The importance of mitochondria in tumor biology has its roots in Warburg's original studies [4], [36]. He postulated that the origin of cancer was due to an irreversible damage of mitochondrial function, leading to enhanced glycolysis. Many studies since then have confirmed increased glycolytic capacity in many malignant tissues, including glioma. However, other studies have demonstrated that cancer cells have functional mitochondria [37], [38]. Our previous study identified several glioma cell lines that were dependent on mitochondrial OxPhos pathway while others were largely dependent on glycolysis. Critically important, glycolytic glioma cells were able to switch energy production to OxPhos in order to survive under limiting glucose conditions, indicating that dual bioenergetic capabilities [1], [39], [40] can be revealed using the appropriate stressors. Thus, mitochondria of glycolytic glioma are functional and essential for survival under low glucose conditions.

We initiated this study to investigate the possible link between mitochondria function and tumor progression in human glioma. In vitro, mammalian cells can be depleted of their mitochondrial DNA, creating ρ0 cells [22], [24], [41]. ρ0 cells lack a functional electron transport chain and appear incapable of generating ATP via the OxPhos mitochondrial pathway. We generated ρ0 glioma models that are characterized by decreased O2 consumption, decreased mitochondrial membrane potential and increased glucose uptake. These cells are auxotrophic for uridine and pyruvate and grow quite well without a functional ETC. We showed that ρ0 glioma cells developed enhanced anchorage-independent growth and increased invasion phenotypes. These enhanced tumorigenic properties of mtDNA-depleted glioma cells is in accordance with studies reported in mtDNA-depleted human pulmonary carcinoma cells and HeLa cells [12], [42]. To our knowledge, this is the first report of a ρ0 model in human glioma. One key feature of this model is the stable expression of CD133. Indeed, the proportion of CD133-expressing cells remains constant during more than 72 serial passages. Moreover, our mtDNA-depleted glioma cells, when grown under defined serumless medium, were able to form tumor spheroids that closely resembled neurospheres that develop under identical conditions from normal neural stem cells. Moreover, mtDNA-depleted glioma cells displayed the capacity for long-term proliferation, self- renewal, and multipotency. All of these properties are classical features of neural stem cells [26] or brain tumor stem cells [7]. The defects in respiratory function following induction of the mtDNA depletion in ρ0 glioma cells were reversed by repletion of mtDNA with from enucleated U251MG cytoplasts. Restoration of mitochondrial function in cybrid cells resulted in down-regulation of CD133 expression to parental cell levels. This finding indicates that mitochondrial encoded proteins and their associated functions in the cells play a role in the expression of CD133.

Our data support a revised model of tumor progression, where epigenetic factors play a critical determinant role [43]. In this tumor progression model, the origin of the first transformed cell is irrelevant but focuses on adaptive biological processes induced in tumor cells through genetic or mitochondrial mutations [44]. This model places a stronger emphasis on the effect of the microenvironment, which is universally recognized has one of the main driving forces of tumor progression [6], [45], [46] (Fig. 7). Our model considers the following factors: (a): nascent tumor cells begin to divide until they have produced nutrient and oxygen diffusion barriers [6]. These cells encounter stringent growth limitation through lack of oxygen and nutrients. A significant fraction of these cells that are close to the most stringent hypoxic microenvironment will have a significant loss of mitochondrial OxPhos function and subsequently switch to glycolysis. This glycolytic switch will trigger expression of stem cell markers such as CD133 and multiple phenotypic changes that result in increased invasion, migration and angiogenesis. (b): increased angiogenesis will result in formation of new vessels that will provide a transient increase in the microenvironment content of oxygen and nutrients allowing the switch from glycolysis back to OxPhos metabolism. (c): because the cells at the margin of tumor invasion will be re-oxygenated, they will grow and divide generating a new oxygen and nutrient diffusion barrier. (d): many such cycles of growth and angiogenesis are repeated during the progression of the tumor. In this model, a feature of the bioenergetically stressed phenotype of glioma cells, as defined by the microenvironment, is expression of CD133. Thus, the number of CD133-positive cells fluctuates, adding a dynamic and transitory dimension to the progression of the tumor.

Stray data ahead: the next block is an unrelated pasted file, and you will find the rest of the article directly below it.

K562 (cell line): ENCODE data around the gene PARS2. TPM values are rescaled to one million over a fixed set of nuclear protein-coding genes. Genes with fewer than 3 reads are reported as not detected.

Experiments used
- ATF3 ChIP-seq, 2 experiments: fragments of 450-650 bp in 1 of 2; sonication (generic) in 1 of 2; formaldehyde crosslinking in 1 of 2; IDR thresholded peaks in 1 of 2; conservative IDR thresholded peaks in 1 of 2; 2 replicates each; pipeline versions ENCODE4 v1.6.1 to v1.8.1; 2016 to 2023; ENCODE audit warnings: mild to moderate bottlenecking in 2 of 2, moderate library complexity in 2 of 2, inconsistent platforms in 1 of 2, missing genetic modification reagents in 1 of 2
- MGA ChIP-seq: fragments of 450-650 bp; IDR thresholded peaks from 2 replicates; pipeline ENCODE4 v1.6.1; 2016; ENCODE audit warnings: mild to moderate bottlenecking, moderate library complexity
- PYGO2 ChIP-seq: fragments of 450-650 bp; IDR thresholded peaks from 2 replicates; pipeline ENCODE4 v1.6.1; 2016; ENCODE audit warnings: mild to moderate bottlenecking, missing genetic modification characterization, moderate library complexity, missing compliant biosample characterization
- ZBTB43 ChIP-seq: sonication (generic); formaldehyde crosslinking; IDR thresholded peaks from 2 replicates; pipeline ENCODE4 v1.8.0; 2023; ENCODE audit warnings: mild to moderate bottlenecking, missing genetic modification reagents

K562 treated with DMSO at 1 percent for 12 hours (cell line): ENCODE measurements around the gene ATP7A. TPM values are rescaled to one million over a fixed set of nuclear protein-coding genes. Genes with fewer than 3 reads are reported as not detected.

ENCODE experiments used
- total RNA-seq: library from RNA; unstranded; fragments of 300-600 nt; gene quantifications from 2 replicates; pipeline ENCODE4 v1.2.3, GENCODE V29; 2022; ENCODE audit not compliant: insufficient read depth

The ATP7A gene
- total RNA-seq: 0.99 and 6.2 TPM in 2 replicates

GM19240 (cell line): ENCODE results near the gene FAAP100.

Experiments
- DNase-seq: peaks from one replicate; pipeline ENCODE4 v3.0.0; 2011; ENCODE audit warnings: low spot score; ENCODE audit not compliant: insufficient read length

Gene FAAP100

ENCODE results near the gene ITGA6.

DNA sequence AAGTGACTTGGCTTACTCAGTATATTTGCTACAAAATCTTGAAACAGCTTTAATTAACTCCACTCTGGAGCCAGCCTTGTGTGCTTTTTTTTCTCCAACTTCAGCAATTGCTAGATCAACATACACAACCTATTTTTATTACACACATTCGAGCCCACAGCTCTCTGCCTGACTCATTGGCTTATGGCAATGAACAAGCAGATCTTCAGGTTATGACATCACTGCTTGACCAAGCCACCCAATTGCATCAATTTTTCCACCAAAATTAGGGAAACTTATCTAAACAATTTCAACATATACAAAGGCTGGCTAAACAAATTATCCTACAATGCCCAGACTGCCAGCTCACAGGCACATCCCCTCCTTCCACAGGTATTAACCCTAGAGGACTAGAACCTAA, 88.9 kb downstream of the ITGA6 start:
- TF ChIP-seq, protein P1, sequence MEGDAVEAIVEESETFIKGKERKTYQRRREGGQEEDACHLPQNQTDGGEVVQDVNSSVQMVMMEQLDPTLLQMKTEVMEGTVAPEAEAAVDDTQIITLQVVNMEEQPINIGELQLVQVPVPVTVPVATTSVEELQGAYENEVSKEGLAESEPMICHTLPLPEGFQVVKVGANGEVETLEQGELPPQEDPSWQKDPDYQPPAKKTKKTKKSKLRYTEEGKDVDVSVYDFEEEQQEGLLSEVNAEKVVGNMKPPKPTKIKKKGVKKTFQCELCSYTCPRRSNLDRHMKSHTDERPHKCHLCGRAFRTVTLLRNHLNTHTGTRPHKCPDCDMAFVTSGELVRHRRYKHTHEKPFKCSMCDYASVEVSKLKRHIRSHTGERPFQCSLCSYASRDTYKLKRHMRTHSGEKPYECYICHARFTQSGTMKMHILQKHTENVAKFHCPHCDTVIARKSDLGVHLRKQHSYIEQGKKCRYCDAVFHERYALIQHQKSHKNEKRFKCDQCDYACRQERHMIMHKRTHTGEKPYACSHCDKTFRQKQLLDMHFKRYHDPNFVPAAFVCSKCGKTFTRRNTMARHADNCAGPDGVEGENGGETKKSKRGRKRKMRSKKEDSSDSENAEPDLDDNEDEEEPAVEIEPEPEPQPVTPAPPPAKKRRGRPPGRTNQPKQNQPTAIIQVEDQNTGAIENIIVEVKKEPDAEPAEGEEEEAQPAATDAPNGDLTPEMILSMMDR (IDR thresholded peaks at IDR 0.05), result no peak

Figure 7. Tumor progression model:

(a) Initiation of tumor formation. (b) Tumor growth restricted at the oxygen and glucose diffusion barrier. (c) Glioma ells at the edge of the tumor will be re-oxygenated by neovascularization, and grow and divide until they reach a new oxygen and nutrient diffusion barrier. (d): repetitive cycles of growth and angiogenesis occur during the progression of the tumor.